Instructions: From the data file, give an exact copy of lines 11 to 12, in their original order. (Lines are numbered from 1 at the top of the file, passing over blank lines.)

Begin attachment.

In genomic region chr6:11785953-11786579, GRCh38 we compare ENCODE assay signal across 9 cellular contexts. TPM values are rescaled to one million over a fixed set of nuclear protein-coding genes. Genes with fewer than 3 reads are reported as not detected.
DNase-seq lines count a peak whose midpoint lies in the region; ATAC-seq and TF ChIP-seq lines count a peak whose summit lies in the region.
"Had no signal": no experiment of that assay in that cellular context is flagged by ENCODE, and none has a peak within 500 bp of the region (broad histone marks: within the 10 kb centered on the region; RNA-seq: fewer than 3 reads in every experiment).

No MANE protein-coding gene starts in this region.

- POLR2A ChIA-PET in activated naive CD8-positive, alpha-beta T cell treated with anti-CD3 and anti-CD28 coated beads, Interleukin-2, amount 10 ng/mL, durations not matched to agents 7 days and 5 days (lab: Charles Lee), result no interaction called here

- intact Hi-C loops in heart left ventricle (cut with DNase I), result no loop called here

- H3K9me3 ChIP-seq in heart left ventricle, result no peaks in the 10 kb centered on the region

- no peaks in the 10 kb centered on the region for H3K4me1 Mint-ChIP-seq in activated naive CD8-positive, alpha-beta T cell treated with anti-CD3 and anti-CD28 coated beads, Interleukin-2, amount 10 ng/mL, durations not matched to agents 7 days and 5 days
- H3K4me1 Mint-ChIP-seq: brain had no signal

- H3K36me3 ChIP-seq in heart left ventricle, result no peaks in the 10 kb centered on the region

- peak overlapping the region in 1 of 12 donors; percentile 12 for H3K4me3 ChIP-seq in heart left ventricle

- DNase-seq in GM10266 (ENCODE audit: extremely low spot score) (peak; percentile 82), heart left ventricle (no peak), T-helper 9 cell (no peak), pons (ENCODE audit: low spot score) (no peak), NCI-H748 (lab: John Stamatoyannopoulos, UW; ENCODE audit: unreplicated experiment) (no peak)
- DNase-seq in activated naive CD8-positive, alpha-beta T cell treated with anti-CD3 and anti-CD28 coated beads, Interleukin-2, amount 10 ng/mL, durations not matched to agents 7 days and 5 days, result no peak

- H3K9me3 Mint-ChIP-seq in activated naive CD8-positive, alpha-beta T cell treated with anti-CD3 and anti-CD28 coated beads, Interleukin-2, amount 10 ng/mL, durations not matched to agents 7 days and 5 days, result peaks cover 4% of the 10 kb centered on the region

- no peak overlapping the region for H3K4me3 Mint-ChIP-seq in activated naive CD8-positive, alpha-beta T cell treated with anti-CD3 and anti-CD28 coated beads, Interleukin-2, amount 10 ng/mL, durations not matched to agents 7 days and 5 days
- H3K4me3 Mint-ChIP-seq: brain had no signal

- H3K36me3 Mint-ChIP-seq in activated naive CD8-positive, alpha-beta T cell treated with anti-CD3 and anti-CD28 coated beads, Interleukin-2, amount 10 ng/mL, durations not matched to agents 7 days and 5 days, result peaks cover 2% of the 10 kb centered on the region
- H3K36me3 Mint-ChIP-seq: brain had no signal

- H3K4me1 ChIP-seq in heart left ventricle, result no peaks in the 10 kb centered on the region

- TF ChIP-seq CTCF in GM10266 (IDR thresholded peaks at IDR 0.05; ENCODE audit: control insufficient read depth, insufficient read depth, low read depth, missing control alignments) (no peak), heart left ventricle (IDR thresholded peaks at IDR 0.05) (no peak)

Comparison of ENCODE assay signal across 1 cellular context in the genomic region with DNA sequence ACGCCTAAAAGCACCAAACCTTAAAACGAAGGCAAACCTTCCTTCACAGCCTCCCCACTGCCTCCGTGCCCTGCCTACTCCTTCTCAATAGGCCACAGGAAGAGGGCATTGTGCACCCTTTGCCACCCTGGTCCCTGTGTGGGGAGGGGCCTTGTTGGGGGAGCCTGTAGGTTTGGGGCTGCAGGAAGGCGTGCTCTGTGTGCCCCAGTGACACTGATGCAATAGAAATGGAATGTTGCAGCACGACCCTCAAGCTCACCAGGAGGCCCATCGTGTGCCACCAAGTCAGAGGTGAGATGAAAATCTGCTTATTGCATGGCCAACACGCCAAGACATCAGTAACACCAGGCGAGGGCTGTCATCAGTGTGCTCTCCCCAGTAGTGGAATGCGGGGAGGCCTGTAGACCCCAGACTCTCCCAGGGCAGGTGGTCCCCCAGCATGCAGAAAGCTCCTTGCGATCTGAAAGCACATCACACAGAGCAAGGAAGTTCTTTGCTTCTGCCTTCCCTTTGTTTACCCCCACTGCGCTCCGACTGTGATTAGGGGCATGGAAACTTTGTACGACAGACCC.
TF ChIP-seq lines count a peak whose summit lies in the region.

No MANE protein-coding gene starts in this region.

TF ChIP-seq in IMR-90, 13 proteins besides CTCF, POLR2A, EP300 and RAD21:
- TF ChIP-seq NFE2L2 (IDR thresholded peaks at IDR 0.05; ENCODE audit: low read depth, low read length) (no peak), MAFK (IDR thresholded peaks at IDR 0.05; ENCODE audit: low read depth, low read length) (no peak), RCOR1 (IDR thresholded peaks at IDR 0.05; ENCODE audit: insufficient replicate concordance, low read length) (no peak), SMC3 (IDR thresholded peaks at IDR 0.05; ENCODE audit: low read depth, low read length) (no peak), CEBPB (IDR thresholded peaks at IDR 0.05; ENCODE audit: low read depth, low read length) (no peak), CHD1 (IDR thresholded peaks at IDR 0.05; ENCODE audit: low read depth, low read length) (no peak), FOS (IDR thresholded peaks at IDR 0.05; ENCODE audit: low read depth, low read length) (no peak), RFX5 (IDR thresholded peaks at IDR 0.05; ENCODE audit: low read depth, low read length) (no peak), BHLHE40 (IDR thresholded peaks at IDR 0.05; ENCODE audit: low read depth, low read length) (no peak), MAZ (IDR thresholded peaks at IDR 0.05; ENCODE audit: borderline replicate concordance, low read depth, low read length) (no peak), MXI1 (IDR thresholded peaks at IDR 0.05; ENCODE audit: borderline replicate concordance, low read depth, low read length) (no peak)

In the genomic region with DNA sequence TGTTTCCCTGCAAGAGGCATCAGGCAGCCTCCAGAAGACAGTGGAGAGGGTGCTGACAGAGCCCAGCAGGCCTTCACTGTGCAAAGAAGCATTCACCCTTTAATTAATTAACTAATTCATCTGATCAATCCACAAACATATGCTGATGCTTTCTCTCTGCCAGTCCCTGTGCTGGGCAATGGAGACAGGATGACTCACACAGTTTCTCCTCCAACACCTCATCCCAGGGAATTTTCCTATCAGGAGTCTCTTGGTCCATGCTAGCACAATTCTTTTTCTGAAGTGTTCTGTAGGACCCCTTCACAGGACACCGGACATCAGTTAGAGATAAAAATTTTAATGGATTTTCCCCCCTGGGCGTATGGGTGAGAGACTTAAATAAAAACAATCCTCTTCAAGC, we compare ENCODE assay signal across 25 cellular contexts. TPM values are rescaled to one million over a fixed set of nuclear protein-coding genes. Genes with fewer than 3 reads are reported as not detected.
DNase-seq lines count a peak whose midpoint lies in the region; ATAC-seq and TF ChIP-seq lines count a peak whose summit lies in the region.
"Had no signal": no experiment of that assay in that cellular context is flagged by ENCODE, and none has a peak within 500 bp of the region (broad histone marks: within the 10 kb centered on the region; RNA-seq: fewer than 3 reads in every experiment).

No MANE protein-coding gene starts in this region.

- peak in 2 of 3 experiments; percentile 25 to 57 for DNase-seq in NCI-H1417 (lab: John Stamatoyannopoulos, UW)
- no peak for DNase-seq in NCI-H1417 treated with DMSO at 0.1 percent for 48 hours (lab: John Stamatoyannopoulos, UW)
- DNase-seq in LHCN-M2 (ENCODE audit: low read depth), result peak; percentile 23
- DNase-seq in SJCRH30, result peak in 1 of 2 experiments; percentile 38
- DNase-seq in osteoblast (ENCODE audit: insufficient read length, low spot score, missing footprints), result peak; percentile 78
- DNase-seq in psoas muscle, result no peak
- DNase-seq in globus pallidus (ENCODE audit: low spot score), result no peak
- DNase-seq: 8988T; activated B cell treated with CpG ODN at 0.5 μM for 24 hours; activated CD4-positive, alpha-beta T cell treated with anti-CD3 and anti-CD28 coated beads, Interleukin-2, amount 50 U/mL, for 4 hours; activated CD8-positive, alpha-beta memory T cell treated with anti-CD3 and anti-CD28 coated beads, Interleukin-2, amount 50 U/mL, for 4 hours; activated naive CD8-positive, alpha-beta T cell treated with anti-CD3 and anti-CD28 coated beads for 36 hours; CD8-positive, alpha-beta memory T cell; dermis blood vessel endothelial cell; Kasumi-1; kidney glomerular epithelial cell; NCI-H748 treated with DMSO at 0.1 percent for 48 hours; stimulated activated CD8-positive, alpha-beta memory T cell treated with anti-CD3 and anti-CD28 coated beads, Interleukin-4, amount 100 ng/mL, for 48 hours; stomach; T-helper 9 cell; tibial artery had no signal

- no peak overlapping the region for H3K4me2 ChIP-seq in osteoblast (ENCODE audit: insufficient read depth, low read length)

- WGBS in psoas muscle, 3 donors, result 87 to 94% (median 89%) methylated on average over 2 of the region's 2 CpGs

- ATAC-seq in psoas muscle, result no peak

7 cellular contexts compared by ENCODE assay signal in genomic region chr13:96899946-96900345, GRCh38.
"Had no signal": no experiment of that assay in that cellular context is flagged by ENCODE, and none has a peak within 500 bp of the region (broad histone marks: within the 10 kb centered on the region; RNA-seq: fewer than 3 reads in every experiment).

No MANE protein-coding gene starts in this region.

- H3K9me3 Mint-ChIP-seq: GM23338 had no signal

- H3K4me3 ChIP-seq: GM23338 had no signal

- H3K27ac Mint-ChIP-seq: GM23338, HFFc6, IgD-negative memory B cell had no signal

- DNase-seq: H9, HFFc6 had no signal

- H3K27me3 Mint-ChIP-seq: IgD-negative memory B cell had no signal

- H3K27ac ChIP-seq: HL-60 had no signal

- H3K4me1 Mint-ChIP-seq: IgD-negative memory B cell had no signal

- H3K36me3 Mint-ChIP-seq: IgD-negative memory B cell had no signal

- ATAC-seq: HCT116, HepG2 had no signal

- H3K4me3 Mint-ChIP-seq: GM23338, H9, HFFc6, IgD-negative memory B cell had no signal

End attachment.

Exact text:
- peak overlapping the region in 1 of 12 donors; percentile 12 for H3K4me3 ChIP-seq in heart left ventricle

- DNase-seq in GM10266 (ENCODE audit: extremely low spot score) (peak; percentile 82), heart left ventricle (no peak), T-helper 9 cell (no peak), pons (ENCODE audit: low spot score) (no peak), NCI-H748 (lab: John Stamatoyannopoulos, UW; ENCODE audit: unreplicated experiment) (no peak)